IM: Can you tell us a bit more about these observed transformations?
Richard Li-Hua: Well, if you look at what happened in the West – and clearly it is Keynes’ theory – we can note the gradual conviction that anything public was bad and that anything private was good from an economic standpoint. This led to the increase in the private activities and decreasing the state-owned ones. For example, in the UK of the 1980s and 90s, due to massive privatizations there were different companies owning different parts of the railway system: the railway tracks owners, the owners of the stations and those of the actual engines and trains. Being the secretary of transportation at that time was no doubt a hard job!
Richard Li-Hua: The promotions were the privatizations, the liberalizations – in other words laissez-faires. That was the watchword along with deregulation. And this led to the development of the “flawed business model” and the burst of the financial bubble back in 2008.
IM: What about China? How has it transformed?
Richard Li-Hua: As for what happened in the last 30 years in China, there was a significant change from “class struggle” to “harmonious society”. The ancient Chinese philosophy of “embracing contradiction”, meaning no argument of socialism or capitalism- a clear contrast to “We would like to have socialist grass rather than capitalist crops” 30 years ago. It doesn’t matter if it’s a black or white cat as long as it catches mice. This was a metaphor (strategic thinking innovation by former Chinese leader, Deng Xiaoping) for a recovering country that embraced two systems: the socialist and capitalist and the two economies: the marketing economy and the planned economy. You mentioned in the beginning you would like to hear about innovations – this is precisely the Eastern philosophy of “embracing contradiction” meant to stimulate and inspire innovation.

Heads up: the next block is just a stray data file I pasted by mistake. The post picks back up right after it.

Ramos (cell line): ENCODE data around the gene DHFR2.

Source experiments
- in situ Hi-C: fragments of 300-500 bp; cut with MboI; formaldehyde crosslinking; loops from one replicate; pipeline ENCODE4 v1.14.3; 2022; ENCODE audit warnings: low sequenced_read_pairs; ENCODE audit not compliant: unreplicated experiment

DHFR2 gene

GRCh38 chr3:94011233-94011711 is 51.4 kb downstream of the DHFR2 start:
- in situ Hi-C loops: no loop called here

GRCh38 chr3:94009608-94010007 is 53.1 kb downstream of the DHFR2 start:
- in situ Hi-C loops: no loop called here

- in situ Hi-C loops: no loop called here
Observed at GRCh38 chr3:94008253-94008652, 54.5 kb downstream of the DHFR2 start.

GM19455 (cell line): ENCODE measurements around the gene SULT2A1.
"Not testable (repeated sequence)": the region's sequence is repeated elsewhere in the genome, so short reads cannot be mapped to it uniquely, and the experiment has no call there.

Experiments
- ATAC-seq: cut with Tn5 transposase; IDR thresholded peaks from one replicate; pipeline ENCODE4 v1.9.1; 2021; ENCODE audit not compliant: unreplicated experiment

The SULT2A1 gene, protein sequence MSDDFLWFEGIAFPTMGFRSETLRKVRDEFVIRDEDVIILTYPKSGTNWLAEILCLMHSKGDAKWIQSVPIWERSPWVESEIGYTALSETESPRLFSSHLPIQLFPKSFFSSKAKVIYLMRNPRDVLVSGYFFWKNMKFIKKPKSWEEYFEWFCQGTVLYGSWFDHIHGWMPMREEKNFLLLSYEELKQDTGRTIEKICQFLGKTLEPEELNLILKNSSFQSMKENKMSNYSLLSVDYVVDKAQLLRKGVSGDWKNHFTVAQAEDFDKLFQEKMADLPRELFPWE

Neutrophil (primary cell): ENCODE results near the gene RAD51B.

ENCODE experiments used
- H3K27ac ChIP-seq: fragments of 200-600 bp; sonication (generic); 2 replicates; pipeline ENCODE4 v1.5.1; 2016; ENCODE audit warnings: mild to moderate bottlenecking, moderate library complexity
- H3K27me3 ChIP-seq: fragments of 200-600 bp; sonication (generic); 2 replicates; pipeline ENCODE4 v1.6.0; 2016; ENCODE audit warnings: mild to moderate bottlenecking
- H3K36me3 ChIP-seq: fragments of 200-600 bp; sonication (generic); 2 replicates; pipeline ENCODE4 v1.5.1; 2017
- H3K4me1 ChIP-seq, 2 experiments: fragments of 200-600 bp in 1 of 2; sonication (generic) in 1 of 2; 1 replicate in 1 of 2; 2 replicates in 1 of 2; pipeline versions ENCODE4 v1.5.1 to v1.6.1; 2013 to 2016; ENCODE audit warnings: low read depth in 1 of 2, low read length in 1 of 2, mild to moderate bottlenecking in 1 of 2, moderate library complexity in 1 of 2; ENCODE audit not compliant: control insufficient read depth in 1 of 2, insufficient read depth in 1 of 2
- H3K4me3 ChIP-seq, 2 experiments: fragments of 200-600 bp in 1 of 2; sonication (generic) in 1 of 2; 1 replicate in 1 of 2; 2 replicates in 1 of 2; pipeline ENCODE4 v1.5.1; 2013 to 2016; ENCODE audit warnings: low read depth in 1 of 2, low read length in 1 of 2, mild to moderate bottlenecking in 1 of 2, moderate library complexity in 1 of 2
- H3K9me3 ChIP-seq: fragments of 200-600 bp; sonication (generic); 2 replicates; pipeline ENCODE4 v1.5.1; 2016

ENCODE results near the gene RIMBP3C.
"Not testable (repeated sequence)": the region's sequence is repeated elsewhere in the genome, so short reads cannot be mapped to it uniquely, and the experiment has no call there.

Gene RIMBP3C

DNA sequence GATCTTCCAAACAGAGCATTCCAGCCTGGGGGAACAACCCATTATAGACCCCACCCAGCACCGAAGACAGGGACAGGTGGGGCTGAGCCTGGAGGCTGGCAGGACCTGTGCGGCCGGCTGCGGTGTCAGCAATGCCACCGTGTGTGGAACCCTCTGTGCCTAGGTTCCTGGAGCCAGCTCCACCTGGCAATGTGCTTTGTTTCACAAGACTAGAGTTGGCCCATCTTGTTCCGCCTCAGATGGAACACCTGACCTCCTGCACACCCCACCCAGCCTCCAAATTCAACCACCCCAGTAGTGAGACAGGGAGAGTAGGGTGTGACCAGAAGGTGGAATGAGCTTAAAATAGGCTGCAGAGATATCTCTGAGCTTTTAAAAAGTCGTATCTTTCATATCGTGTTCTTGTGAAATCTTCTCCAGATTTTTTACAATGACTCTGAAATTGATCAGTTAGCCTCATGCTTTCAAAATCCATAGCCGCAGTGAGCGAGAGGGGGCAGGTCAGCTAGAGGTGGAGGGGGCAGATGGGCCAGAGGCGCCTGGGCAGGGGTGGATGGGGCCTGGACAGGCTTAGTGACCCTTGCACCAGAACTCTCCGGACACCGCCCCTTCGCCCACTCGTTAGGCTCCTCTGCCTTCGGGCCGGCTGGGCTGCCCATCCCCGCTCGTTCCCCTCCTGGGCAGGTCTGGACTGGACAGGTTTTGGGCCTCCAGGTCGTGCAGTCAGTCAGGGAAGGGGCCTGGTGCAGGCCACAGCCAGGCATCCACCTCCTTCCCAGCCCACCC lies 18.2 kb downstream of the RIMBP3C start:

To better explain: in a classic sense, China is a country with a good understanding of two systems; a country embracing contradiction to meet its economic goals and feed its population. This co-habitation of Confucius, socialism and capitalism also solved the problem of Hong Kong and enabled the smooth handover.
Here is another example: December 26 last year marked the inauguration of the Beijing – Guangzhou high-speed train, an experience through which people could experience 4 seasons in a day. How so? As you might know, in Beijing we have the cold weather, about -20 Degrees Centgrade and heavy snow. This is where you start. Then you get on the train and within 8h at 310km/h you are in Guangzhou where it feels like summer with 25 Degrees. People go flower shopping and sweat. There is plenty of sunshine. This experience is due to China’s innovations. I call them technology transfer-based innovations.
In my new book: Competitiveness of Firms in China, I interpreted that foreign technology and FDI have stimulated research and innovation that have helped build the Chinese economy.Perhaås most importantly, these innovations have meant an increase in the competitiveness of China. I believe that the Western leaders can learn something from such applications.
IM: What are the main challenges the West and East are currently facing?